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High Marginal Tax Rates on Saving Hurt Us All

The personal saving rate in the United States is alarmingly low.  The average person saved about nine percent of his disposable (after-tax) personal income in the mid-1980’s, about five percent in the mid-90’s, but only about two percent so far this decade.  These very low rates of saving restrict investment, which, in turn, considerably retards the growth of productivity, wages, and employment and slows the growth of individual income and wealth.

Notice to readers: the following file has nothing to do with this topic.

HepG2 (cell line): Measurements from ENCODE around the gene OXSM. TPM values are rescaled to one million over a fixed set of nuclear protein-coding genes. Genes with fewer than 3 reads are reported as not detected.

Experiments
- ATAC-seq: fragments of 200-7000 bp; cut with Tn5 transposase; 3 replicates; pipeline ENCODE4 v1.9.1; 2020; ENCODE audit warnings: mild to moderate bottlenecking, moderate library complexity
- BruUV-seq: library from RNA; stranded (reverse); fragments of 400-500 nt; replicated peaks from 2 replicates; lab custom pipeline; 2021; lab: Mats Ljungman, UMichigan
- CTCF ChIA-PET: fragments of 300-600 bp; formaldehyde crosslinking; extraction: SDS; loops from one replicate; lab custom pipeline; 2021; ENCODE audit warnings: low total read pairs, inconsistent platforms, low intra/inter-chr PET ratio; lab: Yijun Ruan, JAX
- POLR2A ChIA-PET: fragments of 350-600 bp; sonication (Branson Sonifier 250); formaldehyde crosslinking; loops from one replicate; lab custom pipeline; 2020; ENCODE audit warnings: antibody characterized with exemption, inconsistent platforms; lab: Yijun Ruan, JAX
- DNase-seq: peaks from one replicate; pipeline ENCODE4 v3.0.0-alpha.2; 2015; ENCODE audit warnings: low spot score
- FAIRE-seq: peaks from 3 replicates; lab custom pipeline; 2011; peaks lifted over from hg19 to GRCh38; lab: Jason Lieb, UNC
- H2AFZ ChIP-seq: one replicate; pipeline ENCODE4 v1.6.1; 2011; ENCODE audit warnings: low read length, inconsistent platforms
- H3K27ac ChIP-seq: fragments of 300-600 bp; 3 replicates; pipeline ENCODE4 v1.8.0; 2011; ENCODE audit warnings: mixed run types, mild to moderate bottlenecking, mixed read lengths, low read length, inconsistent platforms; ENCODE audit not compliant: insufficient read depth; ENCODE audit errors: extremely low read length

Why is the saving rate so low?  In a word: taxes.  Income is taxed when it is earned.  If you use after-tax income to buy food, clothing, or a television, you can generally eat, stay warm, and enjoy the entertainment with no additional federal tax (except for a few federal excise taxes).  If you buy a bond or stock or invest in a small business with that same income, however, you pay income taxes on the stream of interest, dividends, profits, or capital gains received (which is a tax on the “enjoyment” that you “buy” when you save).  This added layer of tax is the basic income-tax bias against saving.  If your saving is in corporate stock, the business also has to pay the corporate tax before distributing dividends to you or reinvesting earnings to increase the value of the business.  Either way, corporate income is taxed twice.  If you leave your loved ones a modest bequest at death (beyond an...

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